Is it that the world is getting restless? And if it is, then it’s time for upheavals as there are huge concerns affecting mankind. If people don’t raise their voices when they are most affected, then modernization, development and progress are just euphemisms for the Internet, satellite television and cellular phones! There is something poignant about these modern day protests. The very fact that a septuagenarian could inspire a group of yuppies to fast and a severe Islamic dictator could do little to keep women indoors outlines how today’s population the world over can stand up for its values and beliefs. There are more similarities between what happened in India and what is taking place in the Middle East. The Indian political system, especially the government in power was taken by surprise at the power of the Hazare movement. Likewise, Mubarak and Gaddafi, although they knew things were brewing, were not prepared for the epic proportions of the protests against them. Besides, the protests and demonstrations multiplied and spread through the countries overnight, giving each government minimum reaction time. In the Hazare movement, thousands of people from students to teachers to retired government employees to activitists, joined the fast-unto death anti-corruption movement, and politicians were forced to reckon Anna’s demands and buckle under pressure. Support for the Anna grew online in monumental proportions highlighting how Indians thought of doing his or her own bit either online or offline. Outside of India, it probably took one call for thousands to gather at the Tahrir Square and Pearl Square to demand government-led reforms. The internet played a similar role in the Middle East protests – viral revolution has gone global. Given India is a democracy, the government cannot resort to using military power to quash non-violent protests. In the Middle East, pro-governmental protestors clash with anti-regime activists and protests have become violent claiming several lives. This is where the dissimilarity ends. People everywhere, from Anna to the protestors in Syria, Libya, Bahrain and Egypt are demanding permanent reforms that improve the quality of life. They can now see the difference between assuaging false government promises and actual reforms. Most importantly, they are more than ready to protest regardless of whether they exist in a democracy or not. Though on the surface Anna Hazare’s ideology and the dogma the Middle East wants to promote and protect differ, at the end of the day everyone wants the same things-the right to dignity, to free-dom of thought and movement and to elect leaders who can be respected.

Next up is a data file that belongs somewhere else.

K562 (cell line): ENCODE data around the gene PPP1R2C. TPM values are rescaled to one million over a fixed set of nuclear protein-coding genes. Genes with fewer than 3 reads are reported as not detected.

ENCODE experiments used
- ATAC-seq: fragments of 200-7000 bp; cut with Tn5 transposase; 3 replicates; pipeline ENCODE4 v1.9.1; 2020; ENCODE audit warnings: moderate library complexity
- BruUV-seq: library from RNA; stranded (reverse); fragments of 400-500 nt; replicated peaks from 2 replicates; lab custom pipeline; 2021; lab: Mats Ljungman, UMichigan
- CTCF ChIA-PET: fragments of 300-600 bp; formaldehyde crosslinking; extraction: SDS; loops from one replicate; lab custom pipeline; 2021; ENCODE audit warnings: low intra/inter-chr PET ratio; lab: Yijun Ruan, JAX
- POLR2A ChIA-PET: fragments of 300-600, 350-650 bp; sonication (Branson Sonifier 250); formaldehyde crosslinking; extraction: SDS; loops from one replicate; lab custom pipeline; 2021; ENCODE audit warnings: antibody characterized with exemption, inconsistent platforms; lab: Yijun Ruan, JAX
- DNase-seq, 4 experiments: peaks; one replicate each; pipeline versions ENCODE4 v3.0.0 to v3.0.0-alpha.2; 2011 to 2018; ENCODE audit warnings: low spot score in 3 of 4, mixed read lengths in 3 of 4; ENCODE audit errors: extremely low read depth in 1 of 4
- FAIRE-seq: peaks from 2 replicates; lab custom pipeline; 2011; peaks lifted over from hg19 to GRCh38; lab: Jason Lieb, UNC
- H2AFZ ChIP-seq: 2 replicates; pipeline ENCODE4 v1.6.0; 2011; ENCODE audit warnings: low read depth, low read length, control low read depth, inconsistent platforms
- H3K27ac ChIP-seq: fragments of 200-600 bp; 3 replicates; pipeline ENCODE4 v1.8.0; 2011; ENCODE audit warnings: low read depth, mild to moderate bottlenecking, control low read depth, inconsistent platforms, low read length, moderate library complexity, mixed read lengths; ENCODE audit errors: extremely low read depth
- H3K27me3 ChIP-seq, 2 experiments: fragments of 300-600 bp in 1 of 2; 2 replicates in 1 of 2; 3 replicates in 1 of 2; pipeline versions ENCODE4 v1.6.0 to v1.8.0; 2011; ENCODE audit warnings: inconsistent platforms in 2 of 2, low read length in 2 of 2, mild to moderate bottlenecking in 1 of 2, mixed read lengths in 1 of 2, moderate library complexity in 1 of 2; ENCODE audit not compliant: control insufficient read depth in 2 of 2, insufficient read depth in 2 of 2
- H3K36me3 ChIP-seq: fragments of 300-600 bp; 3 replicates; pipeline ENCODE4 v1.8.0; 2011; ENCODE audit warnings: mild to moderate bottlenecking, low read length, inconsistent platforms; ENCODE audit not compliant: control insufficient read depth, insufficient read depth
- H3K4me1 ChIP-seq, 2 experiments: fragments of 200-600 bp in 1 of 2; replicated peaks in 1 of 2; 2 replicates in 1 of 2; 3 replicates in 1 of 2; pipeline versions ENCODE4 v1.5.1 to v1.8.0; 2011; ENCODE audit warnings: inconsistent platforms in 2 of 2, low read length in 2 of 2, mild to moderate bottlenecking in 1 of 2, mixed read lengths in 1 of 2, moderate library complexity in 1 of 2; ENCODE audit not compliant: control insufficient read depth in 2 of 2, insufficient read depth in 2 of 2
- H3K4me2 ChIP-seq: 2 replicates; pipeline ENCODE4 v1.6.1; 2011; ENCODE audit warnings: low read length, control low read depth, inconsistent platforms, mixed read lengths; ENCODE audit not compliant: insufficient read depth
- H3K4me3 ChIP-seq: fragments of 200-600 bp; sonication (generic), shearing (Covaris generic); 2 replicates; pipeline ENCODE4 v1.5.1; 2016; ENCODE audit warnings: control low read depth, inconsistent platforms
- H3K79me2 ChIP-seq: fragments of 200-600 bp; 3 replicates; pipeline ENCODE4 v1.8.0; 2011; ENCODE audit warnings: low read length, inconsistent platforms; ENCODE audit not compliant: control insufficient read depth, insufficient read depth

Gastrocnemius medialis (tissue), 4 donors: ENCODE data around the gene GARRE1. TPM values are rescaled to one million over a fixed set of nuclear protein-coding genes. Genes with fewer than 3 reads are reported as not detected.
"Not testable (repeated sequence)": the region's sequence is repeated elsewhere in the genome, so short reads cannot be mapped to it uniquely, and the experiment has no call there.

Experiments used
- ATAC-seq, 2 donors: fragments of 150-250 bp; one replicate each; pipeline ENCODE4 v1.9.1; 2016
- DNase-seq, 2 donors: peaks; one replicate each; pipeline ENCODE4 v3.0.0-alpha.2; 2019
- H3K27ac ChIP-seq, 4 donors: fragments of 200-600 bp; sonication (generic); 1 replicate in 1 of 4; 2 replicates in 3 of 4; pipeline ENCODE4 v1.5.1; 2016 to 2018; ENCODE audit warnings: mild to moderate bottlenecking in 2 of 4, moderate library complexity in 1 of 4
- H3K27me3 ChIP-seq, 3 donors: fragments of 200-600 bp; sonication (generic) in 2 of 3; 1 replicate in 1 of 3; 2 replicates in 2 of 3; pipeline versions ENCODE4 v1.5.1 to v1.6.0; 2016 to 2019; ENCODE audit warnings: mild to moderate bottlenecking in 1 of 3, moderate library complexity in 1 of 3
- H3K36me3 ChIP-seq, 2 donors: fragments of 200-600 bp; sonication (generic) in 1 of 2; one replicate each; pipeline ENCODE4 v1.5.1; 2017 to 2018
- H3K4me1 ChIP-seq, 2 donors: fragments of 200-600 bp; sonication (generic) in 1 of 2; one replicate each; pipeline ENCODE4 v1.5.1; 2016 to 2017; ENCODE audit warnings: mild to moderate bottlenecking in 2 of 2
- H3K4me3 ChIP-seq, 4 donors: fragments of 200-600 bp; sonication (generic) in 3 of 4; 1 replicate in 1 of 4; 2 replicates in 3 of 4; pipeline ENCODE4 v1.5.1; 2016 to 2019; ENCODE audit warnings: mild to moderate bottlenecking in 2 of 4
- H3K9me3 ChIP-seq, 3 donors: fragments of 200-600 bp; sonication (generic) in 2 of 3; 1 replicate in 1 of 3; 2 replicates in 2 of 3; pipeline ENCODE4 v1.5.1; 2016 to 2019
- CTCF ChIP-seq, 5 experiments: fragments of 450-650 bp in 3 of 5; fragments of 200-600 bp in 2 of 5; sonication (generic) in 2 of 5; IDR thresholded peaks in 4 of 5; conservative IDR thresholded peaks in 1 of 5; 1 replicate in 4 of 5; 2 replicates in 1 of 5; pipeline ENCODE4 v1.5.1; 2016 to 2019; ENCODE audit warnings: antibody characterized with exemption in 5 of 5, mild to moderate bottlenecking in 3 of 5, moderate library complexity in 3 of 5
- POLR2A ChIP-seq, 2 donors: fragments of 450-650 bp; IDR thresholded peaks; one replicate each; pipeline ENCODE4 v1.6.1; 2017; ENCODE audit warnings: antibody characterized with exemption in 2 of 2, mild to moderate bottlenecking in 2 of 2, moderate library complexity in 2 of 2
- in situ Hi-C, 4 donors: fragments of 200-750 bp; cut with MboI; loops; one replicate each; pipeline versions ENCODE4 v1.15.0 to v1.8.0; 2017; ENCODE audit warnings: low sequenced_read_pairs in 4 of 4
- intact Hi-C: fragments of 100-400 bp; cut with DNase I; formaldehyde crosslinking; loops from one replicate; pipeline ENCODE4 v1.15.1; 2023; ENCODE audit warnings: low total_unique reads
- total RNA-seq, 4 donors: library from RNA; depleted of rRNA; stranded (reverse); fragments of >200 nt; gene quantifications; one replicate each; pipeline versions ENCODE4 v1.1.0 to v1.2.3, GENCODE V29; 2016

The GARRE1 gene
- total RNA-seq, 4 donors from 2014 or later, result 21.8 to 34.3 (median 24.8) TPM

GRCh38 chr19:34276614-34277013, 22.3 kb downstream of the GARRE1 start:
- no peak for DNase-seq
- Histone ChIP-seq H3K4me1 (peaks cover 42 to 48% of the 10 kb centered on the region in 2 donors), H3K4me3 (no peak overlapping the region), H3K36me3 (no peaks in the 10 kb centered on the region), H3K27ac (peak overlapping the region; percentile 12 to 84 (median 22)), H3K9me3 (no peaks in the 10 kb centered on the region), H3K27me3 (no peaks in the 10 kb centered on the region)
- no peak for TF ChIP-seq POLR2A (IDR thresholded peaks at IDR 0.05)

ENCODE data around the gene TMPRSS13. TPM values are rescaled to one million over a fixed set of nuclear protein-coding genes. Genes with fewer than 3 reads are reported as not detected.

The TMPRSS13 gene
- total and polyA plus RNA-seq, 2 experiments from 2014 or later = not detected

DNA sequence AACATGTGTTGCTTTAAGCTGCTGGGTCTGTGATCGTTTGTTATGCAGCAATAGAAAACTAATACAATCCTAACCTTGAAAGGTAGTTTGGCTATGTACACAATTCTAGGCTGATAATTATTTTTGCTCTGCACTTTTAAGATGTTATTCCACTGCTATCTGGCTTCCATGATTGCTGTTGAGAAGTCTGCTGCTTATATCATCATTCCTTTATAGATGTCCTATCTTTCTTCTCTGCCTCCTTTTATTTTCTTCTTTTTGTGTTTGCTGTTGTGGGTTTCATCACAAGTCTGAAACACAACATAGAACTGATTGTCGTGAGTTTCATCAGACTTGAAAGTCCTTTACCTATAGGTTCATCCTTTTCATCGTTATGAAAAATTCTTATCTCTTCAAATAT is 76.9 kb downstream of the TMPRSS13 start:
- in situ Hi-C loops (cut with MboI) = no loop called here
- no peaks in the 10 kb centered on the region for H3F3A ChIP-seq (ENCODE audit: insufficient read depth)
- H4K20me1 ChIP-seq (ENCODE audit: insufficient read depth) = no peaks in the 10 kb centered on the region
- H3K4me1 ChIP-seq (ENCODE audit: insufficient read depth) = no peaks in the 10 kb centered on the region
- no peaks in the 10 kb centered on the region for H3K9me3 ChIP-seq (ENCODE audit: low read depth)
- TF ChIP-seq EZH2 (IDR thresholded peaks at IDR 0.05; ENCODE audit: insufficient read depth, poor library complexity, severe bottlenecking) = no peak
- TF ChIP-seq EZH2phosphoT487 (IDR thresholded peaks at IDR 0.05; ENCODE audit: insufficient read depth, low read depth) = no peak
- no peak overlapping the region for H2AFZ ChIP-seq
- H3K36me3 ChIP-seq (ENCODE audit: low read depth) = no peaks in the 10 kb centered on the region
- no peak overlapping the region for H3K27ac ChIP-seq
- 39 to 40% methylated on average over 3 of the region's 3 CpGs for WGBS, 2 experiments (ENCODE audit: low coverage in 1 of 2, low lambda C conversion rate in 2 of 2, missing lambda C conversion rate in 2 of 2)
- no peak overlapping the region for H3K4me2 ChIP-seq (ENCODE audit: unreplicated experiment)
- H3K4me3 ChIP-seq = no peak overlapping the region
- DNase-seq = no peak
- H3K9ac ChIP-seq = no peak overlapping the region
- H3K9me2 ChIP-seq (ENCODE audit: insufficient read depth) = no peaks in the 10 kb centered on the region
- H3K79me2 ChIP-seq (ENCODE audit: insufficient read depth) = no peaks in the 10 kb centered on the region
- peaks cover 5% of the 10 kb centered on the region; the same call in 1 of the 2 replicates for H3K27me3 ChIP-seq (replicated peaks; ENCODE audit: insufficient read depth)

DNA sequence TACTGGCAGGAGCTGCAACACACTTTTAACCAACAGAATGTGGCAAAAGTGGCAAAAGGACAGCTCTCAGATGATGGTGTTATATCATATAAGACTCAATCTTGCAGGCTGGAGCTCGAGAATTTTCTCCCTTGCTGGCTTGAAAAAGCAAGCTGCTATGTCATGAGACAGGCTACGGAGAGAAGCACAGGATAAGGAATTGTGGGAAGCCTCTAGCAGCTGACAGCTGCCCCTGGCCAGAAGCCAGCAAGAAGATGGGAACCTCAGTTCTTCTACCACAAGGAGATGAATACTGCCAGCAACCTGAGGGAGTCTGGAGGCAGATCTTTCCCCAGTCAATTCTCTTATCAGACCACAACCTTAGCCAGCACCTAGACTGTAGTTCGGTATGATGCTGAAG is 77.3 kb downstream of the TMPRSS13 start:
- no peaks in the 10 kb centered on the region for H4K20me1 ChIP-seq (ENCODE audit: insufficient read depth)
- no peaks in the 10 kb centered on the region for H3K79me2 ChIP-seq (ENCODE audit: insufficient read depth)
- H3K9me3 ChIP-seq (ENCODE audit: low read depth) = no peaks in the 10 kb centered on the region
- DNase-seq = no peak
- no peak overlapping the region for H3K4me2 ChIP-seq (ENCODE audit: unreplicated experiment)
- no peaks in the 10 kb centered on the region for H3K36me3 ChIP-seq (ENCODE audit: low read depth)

Youth have become the beacon of change and are energized. The middle-class suddenly rises to prominence. “It’s high time now. I have to do my bit towards making my country a better place,” says 27-year-old corporate lawyer Ashish Porwal who participated in the hunger strike at Jantar Mantar in New Delhi last month. Housewife Shilpi Agarwal has never felt more important in her life. “Having got the chance to join in a national cause has boosted my morale. The Hazare movement has made me realize that I too can initiate a big change in my country,” says the enthused Agarwal. However, it’s intriguing to note how Indians, breathing in an environment of global unrest and turbulence, are convinced that non-violence can galvanize the whole nation around sensitive issues. “No desirable result can be achieved by adopting violent means. Anna Hazare is a great inspiration for the youth of India,” acclaims actor and ardent supporter of the Hazare movement, Aamir Khan. Gradually assuming unprecedented levels, this non-violence movement is one burgeoning pressure that is slowly beginning to shake the roots of malpractices in the country. “Non-violence is indeed a huge step toward making India a real model of democracy,” says culture commentator and corporate trainer Amit Sadana. Indian youngsters who have joined in the movement hold the notion that violence doesn’t attract people from every section of social existence. It attracts just a certain group of people. “What I like most about non-violence is that masses are driven towards it. From a semi-literate civilian to a coterie of NGOs, all feel part of the national movement at different levels,” says 21-year-old Flaura Shukla.